Edition 02-2016 is available to download here.
Had a bad day? Maybe it wasn’t as bad as the vessel above, but you know you need to give the nearest U.S. Coast Guard OCMI (Officer in Charge of Marine Inspection) or COTP (Captain of the Port) a call. Where do you start?
Fortunately for those who have not had to make such reports in the past, the USCG has provided guidance. Navigation and Vessel Inspection Circular (NVIC) 01-15 lays out the requirements for reportable incidents in accordance with 46 CFR Part 4. There are very specific reports – both immediately (generally by voice) and then written within 5 days.
Many a company has failed to adequately provide the immediate notification, which can lead to fines. As the fines are up to $32,500, this is sure to quickly gain the attention of company management. Vessel personnel can expect rapid modification of procedures for reporting of incidents when fines are levied.
Immediate does not mean instantaneous, however. It means “as soon as reasonably practicable without delay.” In other words, take care of what needs to be taken care of to ensure the safety of crew, vessel and other safety concerns before stopping to call the nearest USCG Command Center. It is highly recommended that the command center is utilized for these notifications instead of contacting a particular inspector, as it provides the opportunity for the fastest response.
In the event that the nearest USCG OCMI or command center cannot be reached by telephone or radio, the National Response Center is certainly an option. In a pinch, ensuring a message is left or a particular inspector IS contacted, this should fulfill the reporting requirements. Just remember that you may be judged on how thorough your efforts were to make that initial voice report.
And the 2692 (the written report) has changed rather significantly. There is a brief video below that describes those changes. The current 2692, 2692A and 2692B can continue to be used until midnight on December 31st, 2016. As many in the industry have these saved onboard or on their personal equipment, ensuring an overlap is an excellent idea. Be aware that the changes are coming!
Having to file a USCG 2692 or make the initial voice reports is not the end of the world. We may not relish the idea of the Coast Guard or company investigating the incident, but it is part of being a professional mariner. Trying to sweep an incident under the rug will rarely work out well. Check out the links below that include the guidance on required reporting both from Sector New Orleans and NVIC 01-15.
Let’s be safe out there.
Additional Reading and Links
“A safety culture encompasses the commonly held perceptions and beliefs of an organization’s members pertaining to the public’s safety and can be a determinant of the behaviour of the members. A healthy safety culture relies on a high degree of trust and respect between personnel and management and must therefore be created and supported at the senior management level.” – International Civil Aviation Organization (ICAO)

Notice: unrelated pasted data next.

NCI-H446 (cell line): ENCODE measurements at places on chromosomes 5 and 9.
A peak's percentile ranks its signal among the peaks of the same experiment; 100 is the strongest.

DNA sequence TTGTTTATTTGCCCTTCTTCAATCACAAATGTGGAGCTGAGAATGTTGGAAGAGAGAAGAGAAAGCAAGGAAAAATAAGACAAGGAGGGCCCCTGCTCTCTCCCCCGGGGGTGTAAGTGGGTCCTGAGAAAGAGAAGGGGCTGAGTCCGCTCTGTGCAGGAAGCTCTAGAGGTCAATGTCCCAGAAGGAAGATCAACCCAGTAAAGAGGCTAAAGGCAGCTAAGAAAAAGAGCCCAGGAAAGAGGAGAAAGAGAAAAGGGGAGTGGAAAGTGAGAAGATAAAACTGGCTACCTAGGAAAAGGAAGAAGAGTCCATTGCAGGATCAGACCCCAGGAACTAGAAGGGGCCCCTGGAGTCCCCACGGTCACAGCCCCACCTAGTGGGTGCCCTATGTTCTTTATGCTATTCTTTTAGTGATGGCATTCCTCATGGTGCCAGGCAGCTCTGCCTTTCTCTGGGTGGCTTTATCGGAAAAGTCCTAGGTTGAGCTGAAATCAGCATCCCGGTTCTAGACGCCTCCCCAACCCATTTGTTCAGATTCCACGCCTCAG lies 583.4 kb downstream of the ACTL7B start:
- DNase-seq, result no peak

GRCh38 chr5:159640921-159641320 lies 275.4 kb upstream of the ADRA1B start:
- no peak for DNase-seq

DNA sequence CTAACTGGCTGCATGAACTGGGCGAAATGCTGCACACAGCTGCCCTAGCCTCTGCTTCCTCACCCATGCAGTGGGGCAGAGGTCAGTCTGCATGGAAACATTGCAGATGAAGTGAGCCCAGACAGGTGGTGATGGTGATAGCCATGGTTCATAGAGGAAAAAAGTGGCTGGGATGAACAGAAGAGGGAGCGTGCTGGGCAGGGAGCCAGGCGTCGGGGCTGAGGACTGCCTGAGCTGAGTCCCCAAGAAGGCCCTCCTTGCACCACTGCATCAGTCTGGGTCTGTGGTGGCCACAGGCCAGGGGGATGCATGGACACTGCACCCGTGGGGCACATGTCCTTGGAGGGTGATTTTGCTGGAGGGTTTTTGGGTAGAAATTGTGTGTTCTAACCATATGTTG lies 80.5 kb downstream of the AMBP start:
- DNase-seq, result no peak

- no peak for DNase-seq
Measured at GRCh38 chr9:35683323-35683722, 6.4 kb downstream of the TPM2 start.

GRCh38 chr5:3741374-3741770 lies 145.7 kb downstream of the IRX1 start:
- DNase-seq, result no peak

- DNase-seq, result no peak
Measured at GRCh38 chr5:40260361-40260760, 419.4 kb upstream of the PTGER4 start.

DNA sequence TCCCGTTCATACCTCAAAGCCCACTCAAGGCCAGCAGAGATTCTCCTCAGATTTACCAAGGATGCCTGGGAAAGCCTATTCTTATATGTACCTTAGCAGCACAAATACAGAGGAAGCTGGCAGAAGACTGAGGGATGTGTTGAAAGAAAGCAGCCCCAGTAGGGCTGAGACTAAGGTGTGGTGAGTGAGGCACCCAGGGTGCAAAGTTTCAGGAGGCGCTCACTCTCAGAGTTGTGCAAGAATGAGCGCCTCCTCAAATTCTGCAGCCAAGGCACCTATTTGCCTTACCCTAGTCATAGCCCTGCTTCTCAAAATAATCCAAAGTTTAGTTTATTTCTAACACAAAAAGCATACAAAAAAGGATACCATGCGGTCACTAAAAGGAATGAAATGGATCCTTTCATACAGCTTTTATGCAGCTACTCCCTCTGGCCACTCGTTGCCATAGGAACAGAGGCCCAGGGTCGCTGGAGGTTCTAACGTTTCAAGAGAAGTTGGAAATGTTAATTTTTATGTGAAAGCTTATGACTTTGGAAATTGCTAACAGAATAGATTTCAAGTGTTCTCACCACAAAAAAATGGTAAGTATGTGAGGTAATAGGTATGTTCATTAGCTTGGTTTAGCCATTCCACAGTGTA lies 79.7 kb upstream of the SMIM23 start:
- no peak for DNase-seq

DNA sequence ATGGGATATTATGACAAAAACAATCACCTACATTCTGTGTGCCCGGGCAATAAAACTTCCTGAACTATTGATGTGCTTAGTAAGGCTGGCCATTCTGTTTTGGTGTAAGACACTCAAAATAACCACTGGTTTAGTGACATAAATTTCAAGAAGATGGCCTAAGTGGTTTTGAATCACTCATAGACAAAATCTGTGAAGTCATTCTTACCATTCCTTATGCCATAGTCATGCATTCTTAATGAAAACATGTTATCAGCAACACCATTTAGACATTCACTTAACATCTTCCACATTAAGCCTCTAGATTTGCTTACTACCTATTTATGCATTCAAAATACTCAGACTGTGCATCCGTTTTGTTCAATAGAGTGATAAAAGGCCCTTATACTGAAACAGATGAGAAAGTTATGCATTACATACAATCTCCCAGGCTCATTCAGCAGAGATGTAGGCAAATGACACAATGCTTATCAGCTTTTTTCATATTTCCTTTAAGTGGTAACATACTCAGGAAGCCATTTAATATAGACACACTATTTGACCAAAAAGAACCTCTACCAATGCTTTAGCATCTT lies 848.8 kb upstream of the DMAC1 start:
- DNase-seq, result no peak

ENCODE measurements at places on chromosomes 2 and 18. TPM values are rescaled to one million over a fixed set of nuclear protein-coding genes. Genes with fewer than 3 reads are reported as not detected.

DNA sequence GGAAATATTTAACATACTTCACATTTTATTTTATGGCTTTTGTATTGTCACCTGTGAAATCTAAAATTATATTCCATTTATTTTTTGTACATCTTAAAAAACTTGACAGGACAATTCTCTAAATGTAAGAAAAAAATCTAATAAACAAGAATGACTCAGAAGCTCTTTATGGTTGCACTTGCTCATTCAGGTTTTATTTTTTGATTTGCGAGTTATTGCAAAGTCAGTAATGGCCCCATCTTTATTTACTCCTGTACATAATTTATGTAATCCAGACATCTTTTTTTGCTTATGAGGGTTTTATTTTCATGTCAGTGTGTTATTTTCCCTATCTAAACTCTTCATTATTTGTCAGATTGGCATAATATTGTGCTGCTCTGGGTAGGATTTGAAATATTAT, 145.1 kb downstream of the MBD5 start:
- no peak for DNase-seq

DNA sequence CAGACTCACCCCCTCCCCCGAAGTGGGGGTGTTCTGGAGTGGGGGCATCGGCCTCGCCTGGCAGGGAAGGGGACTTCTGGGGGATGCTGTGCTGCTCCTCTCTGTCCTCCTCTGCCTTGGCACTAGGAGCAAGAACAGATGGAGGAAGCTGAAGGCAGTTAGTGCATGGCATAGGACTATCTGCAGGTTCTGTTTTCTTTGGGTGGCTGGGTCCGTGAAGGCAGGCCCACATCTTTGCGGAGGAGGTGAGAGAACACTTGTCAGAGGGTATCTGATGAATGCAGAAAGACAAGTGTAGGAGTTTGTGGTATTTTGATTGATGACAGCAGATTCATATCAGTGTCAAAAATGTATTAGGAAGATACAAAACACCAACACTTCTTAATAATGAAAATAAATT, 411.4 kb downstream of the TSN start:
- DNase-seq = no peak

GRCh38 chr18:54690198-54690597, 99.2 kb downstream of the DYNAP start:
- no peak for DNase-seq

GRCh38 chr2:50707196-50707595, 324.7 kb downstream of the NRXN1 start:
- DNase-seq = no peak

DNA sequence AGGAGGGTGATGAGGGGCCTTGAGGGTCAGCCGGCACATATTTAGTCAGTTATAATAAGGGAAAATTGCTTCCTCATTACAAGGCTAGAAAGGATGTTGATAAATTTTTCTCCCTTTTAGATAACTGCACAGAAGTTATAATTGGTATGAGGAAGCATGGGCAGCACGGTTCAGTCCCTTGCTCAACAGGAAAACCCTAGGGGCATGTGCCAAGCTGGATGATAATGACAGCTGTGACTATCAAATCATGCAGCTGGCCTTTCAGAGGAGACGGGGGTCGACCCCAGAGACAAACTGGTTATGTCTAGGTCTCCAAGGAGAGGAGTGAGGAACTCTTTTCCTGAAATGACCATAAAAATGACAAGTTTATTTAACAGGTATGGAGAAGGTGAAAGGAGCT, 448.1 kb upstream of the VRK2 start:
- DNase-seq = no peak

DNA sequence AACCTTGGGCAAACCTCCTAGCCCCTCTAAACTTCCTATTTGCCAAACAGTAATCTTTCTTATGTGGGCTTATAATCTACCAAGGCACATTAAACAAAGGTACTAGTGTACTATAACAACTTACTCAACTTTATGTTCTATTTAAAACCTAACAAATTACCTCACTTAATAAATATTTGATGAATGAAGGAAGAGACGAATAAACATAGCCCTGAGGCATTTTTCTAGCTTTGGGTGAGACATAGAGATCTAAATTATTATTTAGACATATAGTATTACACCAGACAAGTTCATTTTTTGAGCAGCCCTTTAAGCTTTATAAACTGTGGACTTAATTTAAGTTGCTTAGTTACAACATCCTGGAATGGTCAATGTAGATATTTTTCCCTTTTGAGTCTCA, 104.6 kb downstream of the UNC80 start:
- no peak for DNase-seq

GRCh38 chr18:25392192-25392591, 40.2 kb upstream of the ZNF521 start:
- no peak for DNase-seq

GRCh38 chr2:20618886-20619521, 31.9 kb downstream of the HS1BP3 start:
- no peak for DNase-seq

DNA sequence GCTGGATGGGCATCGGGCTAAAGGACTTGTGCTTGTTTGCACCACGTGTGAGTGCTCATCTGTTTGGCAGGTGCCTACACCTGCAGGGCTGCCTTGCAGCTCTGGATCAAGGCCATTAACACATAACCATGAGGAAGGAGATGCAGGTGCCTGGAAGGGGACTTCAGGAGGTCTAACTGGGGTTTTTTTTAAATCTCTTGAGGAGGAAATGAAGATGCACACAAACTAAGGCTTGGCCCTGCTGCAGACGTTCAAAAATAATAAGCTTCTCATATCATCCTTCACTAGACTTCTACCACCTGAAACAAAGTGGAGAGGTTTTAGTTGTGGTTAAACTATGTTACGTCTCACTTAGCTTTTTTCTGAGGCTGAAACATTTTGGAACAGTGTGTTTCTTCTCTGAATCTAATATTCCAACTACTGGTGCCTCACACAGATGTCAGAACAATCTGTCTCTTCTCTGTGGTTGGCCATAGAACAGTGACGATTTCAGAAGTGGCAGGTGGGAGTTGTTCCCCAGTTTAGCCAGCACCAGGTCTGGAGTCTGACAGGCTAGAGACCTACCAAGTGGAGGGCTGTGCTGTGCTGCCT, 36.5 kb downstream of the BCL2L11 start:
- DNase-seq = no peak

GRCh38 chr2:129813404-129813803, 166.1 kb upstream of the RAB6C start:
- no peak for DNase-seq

What?! I thought we were talking about ships – at least that picture up there is of a burning ship, isn’t it? Well, like many safety concepts, such as bridge resource management growing out of cockpit resource management in the aviation world, many concepts of safety are universal. It doesn’t matter if it’s a ship, an airplane, a factory in Detroit or a farm in Iowa, they all have institutional cultures and part of that is the safety culture.
At this point, we are merely talking about definitions. What actually encompasses a safety culture is far reaching and, literally, a topic of books upon books. Where does this take us? Check out the report below from the oil and gas industry and then the links further down. Yes, it can be dry, but it’s much, much more than a buzzword. In the end, it’s not about psychology, but about biology. Read on.
Before you pass up the above report, read this quote from it, “…Responsible companies and progressive regulators realize the need to go beyond regulatory compliance by embracing safety in a holistic manner.”
This concept is important to the maritime industry as a whole. Regulations are in place to ensure a minimum safety standard. Yes, going beyond the regulations in terms of building, manning, equipping, maintaining and operating a vessel is costly. But aren’t incidents (groundings, collisions, fire, sinking, personal injury) expensive in and of themselves?
Any business will calculate the breakeven point of an investment. Perhaps the P&I Club costs are less than the initial costs of going beyond the minimum regulations, but what of the intangibles? BP (British Petroleum) and Exxon would probably tell you that preventing the explosion and sinking of the Deepwater Horizon or the grounding of the Exxon Valdez would have been far preferable than the alternative. The cost to a company’s reputation in the day of the 24-hour news cycle can be tremendous.
Let’s be safe out there.
Additional Reading and Links
- What’s the relevance of this accident report? For one, it’s the source of the photo above and it highlights what happens when a safety culture is weak. Read the report and note the part about having a serious atmosphere when the master was on the bridge, but much more (too?) casual when he wasn’t. This indicates that there was lip service being paid to the safety culture promoted by the master.